Libya

Libya, the eurozone, and anti-corruption in India

In this week’s podcast: Libya – a week on from the fall of Gaddafi; the eurozone and the state of play as we come out of the summer break; and, an Indian hunger striker forces parliament to support his anti-corruption crusade. 

Gideon Rachman

Is the world about to witness another epic manhunt? It took almost ten years to hunt down Osama bin Laden. The search for Saddam Hussein took nine months, during which the Iraqi insurrection took hold. The fear must be that if Colonel Gaddafi remains at large for too long, he too will be in a position to severely damage the new Libya. 

Gaddafi, gold, Gaza

In this week’s podcast: Is the conflict in Libya finally coming to an end? The world’s new craze for gold; and, Gaza, renewed violence dashes hopes for ceasefire. 

Gideon Rachman

Watching Oana Lungescu on the BBC’s Newsnight last night, I was grimly amused by a slip of the tongue from NATO’s spokesperson. Colonel Gaddafi, she proclaimed, was now “part of Libya’s blood-spattered future, I mean past.”

An unfortunate slip, which I will forebear from calling “Freudian”. Still, it does raise the question – is Nato close to saying “mission accomplished” in Libya; or is western involvement only just beginning? 

Roula Khalaf

It was six months ago to this day that Muammer Gaddafi delivered his defiant rant against a popular rebellion, vowing to hunt down his opponents in every corner, inch by inch and, famously, “zenga (alleyway) by zenga.”

So hysterical was his outburst that it inspired a “zenga zenga” auto-tune that became all the rage in the liberated east of Libya, even though it was produced by an Israeli artist.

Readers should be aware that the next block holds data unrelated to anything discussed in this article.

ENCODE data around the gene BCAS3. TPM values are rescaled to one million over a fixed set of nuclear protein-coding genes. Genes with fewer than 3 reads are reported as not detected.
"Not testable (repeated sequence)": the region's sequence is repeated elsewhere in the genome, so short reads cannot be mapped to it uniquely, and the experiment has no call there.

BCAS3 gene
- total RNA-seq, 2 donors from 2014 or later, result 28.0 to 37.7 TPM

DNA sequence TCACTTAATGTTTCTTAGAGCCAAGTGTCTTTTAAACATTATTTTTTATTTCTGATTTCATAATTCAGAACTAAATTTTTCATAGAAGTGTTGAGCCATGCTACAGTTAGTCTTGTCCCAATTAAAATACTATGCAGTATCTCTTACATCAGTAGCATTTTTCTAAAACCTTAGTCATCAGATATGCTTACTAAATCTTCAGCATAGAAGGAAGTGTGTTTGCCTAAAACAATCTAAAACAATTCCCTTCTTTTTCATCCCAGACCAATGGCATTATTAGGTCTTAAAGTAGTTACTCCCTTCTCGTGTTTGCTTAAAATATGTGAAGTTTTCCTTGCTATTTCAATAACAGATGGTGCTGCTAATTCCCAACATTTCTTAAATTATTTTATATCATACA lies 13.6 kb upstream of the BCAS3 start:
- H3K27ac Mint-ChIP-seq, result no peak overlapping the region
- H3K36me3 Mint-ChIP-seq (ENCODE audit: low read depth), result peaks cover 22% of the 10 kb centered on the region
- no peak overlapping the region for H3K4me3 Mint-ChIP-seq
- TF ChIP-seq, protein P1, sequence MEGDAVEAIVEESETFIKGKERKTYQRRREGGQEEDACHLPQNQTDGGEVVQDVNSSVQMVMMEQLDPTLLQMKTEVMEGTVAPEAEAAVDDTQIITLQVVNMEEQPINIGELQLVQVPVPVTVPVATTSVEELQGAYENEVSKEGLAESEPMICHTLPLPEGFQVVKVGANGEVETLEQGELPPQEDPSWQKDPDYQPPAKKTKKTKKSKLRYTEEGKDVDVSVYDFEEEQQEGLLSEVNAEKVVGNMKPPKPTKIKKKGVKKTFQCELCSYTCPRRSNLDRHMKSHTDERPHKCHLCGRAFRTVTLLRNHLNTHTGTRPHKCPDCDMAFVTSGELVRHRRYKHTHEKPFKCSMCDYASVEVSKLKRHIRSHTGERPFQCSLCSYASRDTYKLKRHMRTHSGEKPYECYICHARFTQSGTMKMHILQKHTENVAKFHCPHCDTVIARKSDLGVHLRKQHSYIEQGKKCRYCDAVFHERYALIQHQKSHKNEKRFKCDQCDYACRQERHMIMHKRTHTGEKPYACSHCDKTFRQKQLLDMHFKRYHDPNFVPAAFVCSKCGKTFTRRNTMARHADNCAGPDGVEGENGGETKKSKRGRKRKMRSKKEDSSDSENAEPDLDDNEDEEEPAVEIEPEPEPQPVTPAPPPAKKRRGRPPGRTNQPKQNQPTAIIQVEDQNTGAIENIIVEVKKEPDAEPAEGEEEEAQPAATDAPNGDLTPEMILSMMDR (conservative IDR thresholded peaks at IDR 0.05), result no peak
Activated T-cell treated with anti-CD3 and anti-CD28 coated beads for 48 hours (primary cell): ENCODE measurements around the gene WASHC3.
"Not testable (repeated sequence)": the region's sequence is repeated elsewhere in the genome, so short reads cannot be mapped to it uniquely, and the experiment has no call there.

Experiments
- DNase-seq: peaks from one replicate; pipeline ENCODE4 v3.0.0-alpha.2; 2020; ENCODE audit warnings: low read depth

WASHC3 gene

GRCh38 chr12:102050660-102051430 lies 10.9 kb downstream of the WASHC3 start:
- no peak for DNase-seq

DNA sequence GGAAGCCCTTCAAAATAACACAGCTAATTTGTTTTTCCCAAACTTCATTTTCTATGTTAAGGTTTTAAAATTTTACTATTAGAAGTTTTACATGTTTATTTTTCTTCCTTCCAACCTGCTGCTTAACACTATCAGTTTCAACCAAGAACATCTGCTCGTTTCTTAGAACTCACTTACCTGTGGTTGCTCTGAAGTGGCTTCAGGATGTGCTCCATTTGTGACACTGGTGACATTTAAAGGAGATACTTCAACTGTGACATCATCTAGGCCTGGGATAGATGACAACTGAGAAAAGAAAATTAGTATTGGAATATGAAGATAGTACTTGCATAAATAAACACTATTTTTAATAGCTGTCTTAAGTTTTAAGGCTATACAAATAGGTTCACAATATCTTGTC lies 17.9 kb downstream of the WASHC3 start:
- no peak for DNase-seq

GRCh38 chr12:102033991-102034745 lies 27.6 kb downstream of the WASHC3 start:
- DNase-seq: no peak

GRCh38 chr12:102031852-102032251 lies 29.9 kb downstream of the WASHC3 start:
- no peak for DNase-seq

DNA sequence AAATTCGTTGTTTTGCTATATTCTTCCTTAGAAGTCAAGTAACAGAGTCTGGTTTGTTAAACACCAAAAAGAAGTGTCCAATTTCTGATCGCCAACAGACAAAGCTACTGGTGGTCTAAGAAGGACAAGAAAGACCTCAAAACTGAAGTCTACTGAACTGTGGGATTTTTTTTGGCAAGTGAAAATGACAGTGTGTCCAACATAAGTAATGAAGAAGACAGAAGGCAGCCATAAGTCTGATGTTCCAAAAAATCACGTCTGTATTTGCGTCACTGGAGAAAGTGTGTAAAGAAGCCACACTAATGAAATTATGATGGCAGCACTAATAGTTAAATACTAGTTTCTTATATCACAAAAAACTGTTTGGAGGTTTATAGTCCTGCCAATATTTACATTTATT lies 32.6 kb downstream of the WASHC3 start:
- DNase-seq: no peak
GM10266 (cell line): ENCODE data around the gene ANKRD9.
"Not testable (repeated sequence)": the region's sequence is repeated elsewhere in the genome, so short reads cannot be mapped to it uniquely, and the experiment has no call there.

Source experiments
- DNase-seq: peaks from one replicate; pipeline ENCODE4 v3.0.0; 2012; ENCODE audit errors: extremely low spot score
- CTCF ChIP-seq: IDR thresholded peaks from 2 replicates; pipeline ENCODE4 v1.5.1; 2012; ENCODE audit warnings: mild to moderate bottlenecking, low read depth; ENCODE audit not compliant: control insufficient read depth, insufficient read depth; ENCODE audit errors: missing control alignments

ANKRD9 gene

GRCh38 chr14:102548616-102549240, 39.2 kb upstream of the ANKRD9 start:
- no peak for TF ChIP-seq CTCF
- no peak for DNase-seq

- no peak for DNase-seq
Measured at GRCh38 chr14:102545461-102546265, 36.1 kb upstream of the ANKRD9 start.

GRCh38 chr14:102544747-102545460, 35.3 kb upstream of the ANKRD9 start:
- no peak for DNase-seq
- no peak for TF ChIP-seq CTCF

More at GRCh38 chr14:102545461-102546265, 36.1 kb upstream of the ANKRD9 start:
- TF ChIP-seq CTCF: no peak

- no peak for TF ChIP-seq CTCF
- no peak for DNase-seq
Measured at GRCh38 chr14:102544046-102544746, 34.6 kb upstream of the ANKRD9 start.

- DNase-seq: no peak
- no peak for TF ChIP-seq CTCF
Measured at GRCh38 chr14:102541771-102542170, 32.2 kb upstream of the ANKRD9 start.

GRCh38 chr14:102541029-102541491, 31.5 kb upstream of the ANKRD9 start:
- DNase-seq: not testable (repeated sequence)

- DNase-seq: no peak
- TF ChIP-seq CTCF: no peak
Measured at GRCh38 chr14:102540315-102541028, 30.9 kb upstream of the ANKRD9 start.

In the end, however, it was the fractious, rag-tag army of revolutionaries he had promised to pursue who swept, from zenga to zenga, into the leader’s stronghold of Tripoli, in a lightening journey that is drawing the curtain on his 42 year rule. 

Norway, Gaddafi, and high speed trains in China

In this week’s podcast: Terror in Norway: a lone attack or a signal that the far right is rising? Libya – what next for Gaddafi? And, China’s ambitions for high speed rail are dealt a blow. 

Gideon Rachman

The idea that Colonel Gaddafi might go into “internal exile” in Libya sounds bizarre and unworkable. But I’m afraid it really is doing the rounds. And I gather it has actually been offered to Gaddafi as an option, by intermediaries, although so far he shows little sign of biting. 

In this week’s podcast: the essential relationship between the US and the UK; Spain on the edge of a sovereign debt crisis; stalemate in Libya – what next for the Arab spring; and, we look to the future for Japan’s energy policy post Fukushima 

In this week’s podcast: The threat to Yemen’s president; refugees and the Libyan crisis; and, shutting down the government in Washington 

Gideon Rachman

The British military are in action in the skies above Libya. But today has also brought a couple of unwelcome examples of post-imperial overstretch.

First, came the story that the Ministry of Defence are trying to sell the Ark Royal, Britain’s aircraft carrier, using an online auction. Selling an unwanted parrot on E-Bay is one thing – but flogging off old warships on the internet seems a trifle undignified. Also, possibly, unwise – given that the coalition government seems to have developed a taste for conflict. The building of new aircraft carriers has been commissioned. But the next one will not come into service until 2020, which seems rather a long time, given the pace of current events.